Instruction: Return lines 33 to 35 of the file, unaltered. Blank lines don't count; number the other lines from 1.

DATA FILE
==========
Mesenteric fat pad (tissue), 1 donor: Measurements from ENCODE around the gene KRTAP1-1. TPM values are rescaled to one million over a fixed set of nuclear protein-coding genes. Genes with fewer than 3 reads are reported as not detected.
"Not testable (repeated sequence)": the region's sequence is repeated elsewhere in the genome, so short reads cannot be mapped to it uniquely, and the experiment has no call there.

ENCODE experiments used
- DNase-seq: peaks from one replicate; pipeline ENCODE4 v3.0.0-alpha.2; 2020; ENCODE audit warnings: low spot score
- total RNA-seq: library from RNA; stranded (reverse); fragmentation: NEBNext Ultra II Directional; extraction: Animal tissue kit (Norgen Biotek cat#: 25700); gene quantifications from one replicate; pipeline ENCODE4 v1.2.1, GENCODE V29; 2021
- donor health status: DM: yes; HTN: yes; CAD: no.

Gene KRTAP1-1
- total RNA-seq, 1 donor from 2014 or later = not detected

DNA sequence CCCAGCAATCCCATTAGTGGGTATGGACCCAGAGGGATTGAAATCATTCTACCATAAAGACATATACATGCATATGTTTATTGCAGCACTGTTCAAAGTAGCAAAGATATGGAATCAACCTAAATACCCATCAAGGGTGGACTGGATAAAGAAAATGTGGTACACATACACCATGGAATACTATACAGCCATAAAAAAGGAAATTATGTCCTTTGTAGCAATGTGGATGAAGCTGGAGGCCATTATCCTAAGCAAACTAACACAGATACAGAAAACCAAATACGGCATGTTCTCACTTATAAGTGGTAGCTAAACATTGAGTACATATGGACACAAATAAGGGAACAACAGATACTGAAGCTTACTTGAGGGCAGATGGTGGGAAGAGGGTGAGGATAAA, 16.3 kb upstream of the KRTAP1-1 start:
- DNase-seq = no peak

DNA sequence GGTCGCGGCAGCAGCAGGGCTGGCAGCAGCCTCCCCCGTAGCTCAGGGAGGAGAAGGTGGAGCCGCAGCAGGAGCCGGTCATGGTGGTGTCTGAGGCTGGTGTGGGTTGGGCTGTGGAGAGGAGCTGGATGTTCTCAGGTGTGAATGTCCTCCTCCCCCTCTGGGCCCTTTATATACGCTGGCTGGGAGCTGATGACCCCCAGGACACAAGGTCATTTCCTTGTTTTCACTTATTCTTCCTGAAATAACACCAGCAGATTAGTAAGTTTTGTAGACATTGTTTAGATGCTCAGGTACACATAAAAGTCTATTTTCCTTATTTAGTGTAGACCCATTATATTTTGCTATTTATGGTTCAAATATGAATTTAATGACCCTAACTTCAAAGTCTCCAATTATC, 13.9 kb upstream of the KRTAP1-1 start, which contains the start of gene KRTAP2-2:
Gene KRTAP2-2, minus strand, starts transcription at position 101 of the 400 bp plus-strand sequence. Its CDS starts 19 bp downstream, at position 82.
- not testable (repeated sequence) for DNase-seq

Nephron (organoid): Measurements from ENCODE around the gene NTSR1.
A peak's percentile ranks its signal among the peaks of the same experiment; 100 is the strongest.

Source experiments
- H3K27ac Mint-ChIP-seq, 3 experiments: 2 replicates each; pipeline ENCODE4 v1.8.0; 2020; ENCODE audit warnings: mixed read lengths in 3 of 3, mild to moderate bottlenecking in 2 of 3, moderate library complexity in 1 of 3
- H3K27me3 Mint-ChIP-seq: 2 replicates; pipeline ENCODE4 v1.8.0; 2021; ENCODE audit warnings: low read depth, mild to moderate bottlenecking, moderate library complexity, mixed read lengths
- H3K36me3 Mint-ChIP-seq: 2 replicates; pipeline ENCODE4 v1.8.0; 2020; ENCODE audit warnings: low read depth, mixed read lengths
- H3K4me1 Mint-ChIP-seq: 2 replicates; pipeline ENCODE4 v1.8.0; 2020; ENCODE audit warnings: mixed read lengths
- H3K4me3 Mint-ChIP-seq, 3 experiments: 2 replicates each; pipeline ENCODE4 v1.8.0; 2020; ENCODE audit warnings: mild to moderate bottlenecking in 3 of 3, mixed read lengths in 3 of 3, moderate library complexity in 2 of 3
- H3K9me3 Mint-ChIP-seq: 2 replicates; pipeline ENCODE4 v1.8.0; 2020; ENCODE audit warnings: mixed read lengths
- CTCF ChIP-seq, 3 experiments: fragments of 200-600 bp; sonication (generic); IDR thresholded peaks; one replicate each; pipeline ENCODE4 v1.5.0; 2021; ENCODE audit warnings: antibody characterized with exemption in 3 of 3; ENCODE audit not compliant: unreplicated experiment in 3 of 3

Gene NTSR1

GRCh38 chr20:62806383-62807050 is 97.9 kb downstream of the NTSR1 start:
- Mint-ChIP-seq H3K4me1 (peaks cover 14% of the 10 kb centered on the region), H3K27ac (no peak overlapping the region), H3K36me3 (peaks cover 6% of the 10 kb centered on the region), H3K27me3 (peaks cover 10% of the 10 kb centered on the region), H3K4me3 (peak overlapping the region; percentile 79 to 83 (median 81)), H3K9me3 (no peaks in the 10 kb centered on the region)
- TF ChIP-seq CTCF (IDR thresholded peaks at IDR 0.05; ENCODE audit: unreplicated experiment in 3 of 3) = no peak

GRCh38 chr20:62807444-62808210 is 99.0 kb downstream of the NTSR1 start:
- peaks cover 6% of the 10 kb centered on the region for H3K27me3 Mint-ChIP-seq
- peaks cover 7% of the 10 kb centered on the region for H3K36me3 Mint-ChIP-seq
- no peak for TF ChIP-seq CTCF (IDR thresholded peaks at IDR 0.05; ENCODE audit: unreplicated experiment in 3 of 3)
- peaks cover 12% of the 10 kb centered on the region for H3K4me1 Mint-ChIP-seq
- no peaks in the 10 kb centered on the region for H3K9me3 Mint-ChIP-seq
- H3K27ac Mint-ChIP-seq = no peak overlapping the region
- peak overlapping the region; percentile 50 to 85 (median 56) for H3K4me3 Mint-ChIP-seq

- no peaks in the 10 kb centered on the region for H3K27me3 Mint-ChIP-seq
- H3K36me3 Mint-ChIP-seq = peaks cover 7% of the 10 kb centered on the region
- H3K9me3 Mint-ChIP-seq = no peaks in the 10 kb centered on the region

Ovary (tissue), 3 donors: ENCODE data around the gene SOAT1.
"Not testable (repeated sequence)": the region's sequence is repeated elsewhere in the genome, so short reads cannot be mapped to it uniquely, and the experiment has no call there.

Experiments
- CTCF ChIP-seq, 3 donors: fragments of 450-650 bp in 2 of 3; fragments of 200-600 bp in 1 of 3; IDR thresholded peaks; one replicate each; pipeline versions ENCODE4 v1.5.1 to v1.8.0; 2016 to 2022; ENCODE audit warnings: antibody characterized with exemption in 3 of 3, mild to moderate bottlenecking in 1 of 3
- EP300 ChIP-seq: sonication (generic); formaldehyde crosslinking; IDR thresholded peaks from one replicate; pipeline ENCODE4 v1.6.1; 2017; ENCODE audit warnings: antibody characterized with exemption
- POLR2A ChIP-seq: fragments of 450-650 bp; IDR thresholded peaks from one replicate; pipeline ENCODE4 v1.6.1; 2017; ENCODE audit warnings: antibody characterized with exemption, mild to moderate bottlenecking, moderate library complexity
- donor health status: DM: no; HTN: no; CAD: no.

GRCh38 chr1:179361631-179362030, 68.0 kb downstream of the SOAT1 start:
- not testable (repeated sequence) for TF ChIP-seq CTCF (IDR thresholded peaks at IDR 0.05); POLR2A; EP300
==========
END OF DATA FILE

- no peaks in the 10 kb centered on the region for H3K9me3 Mint-ChIP-seq
- H3K27ac Mint-ChIP-seq = no peak overlapping the region
- peak overlapping the region; percentile 50 to 85 (median 56) for H3K4me3 Mint-ChIP-seq